"When I was a true freshman I took it very seriously," Luck said. "I wanted to give the defense the best look possible and give them a chance to go out and win on Saturday.
"Our guys take it very seriously on defense. It's a big focus on the team. A lot of the seniors want the freshman to understand, Hey, I started on scout team. I gave them my best look every week, now I'm playing. It's a big deal.
"I'd say the leader of our scout team for defense is Brent Etiz, so he does a good job of rallying the troops and making sure we get a good look every week."
That must have been one heck of a scout team in 2008, with both Luck and DeCastro, potential winners of the Heisman and Outland trophies.
* * *
Notre Dame junior linebacker Manti Te'o has been a force, with 11.5 tackles for loss and 4.5 sacks. Luck said Stanford must be aware of Te'o, but can't get fixated on him.
"I don't think on every play you want to get locked in, and think, where's Manti, because you might get out of rhythm," Luck said. "But you have to be aware of where he is because he is a game-changer and he does an unbelievable job of making plays."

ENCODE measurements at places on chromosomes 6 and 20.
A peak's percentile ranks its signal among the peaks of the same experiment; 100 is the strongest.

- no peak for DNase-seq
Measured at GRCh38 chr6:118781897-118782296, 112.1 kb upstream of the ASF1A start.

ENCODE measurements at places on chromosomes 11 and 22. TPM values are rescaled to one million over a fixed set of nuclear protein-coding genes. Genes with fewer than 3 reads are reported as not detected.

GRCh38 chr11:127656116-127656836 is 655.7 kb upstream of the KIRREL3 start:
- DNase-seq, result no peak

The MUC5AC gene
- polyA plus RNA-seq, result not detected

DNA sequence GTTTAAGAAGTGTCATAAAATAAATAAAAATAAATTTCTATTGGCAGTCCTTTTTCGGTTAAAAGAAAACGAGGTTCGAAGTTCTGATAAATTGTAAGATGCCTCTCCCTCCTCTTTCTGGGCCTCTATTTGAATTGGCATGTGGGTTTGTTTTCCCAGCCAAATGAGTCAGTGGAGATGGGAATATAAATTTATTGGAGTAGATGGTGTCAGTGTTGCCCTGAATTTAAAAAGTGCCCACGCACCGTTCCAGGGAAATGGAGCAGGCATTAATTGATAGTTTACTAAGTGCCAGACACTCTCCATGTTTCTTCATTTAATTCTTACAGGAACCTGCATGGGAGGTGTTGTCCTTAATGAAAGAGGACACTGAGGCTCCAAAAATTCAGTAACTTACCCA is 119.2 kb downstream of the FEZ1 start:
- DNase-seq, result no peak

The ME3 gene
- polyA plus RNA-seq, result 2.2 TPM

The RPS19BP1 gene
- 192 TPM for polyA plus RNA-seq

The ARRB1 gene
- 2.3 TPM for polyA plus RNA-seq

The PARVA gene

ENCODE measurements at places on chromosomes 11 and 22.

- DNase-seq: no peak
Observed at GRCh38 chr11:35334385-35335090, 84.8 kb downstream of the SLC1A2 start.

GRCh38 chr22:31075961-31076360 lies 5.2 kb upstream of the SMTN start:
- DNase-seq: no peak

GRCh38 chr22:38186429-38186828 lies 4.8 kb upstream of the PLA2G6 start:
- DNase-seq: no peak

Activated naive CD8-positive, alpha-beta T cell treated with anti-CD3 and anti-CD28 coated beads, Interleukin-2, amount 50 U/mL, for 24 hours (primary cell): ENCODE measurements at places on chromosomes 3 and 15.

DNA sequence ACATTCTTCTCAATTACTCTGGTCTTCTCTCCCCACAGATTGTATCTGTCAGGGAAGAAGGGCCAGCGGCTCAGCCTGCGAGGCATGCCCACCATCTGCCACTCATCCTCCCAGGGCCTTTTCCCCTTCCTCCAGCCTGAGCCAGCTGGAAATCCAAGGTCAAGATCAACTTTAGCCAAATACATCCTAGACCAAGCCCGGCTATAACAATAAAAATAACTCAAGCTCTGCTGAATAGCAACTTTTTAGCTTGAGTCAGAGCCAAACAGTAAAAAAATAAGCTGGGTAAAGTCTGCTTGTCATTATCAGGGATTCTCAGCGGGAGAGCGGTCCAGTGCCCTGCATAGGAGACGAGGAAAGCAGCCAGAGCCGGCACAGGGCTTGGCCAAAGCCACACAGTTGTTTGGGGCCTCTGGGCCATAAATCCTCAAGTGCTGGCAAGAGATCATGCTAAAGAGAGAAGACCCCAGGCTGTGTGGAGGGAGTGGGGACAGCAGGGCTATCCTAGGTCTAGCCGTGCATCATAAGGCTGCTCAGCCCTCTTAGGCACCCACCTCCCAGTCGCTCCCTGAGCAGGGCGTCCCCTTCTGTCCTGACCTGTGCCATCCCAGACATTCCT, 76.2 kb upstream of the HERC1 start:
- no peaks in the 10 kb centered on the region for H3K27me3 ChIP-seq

* * *
Stanford will honor all its fourth- and fifth-year seniors on Saturday, and Shaw offered them for being willing to trust the coaches and each other to come to a program that had not been successful. When this year's seniors were being recruited, Stanford was coming off a 1-11 season.
"You just understand the mentality a lot of the coaches had," senior strong safety Delano Howell said. "You can tell when you hear a winner. Coach (Jim) Harbaugh will fire you up. When you believe in something, you can make it happen. I definitely feel the coaches and players at the time instilled that belief that anything's possible."
* * *
Senior linebacker Chase Thomas was asked about the contrast between the interest in football when he arrived at Stanford and now.
"My freshman year, I'd would come home from a game on Saturday and my roommate would ask me where I was.
"I said, `I was at a football game.' And he asked if I won the match.
"So, comparing that to where the campus life is now is 10-fold, it's changed so much. Credit to our senior class and the coaches for bringing in the right players to motivate this team and get it back on top where it should be."
By the way, where was his roommate from?
"Chicago," Thomas said.
-- David Kiefer, Stanford Athletics